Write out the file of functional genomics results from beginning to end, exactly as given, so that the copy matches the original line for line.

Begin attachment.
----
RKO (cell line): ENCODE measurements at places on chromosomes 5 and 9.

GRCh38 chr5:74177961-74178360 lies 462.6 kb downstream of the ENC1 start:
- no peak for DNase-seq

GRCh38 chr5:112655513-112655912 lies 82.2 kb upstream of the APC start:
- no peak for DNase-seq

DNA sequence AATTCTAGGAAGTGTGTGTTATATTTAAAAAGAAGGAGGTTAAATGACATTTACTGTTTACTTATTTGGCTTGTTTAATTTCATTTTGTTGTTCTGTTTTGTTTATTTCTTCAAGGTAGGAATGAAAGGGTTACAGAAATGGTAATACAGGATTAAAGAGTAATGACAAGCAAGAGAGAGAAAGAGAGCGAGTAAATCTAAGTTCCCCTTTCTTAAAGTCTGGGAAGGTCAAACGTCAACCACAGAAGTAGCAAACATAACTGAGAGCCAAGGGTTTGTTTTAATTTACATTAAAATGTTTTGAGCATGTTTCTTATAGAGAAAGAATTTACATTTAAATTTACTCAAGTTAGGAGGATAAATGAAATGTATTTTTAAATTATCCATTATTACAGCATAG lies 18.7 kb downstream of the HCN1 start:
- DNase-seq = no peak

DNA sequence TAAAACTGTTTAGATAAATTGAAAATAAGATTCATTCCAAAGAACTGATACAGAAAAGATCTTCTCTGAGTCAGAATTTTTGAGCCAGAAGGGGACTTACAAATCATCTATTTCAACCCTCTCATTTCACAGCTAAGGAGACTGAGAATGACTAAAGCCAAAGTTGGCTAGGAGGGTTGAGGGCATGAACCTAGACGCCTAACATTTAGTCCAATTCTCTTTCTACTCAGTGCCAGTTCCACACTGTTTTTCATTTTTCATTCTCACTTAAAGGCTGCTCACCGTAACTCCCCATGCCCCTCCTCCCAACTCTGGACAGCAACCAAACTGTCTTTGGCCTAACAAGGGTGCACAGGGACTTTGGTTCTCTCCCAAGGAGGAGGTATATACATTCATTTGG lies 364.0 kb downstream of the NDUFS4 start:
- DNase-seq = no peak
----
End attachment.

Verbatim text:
RKO (cell line): ENCODE measurements at places on chromosomes 5 and 9.

GRCh38 chr5:74177961-74178360 lies 462.6 kb downstream of the ENC1 start:
- no peak for DNase-seq

GRCh38 chr5:112655513-112655912 lies 82.2 kb upstream of the APC start:
- no peak for DNase-seq

DNA sequence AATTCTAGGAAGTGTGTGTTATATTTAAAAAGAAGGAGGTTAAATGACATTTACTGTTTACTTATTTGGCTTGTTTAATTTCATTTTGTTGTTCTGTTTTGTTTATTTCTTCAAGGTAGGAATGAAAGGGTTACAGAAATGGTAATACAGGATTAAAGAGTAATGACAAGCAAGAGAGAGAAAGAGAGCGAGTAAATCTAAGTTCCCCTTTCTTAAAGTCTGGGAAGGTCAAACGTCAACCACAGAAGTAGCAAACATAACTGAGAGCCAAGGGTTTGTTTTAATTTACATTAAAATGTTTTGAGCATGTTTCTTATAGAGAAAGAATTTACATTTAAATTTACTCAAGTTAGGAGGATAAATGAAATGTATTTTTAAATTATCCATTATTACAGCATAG lies 18.7 kb downstream of the HCN1 start:
- DNase-seq = no peak

DNA sequence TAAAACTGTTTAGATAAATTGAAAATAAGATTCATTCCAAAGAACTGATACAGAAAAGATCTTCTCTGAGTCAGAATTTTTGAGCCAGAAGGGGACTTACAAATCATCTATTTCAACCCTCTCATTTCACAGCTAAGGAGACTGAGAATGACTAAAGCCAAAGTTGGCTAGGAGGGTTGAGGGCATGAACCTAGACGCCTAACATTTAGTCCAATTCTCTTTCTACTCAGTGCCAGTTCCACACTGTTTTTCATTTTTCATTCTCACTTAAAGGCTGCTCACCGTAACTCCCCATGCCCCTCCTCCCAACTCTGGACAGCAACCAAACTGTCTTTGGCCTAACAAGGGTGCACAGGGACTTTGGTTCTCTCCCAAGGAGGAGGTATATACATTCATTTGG lies 364.0 kb downstream of the NDUFS4 start:
- DNase-seq = no peak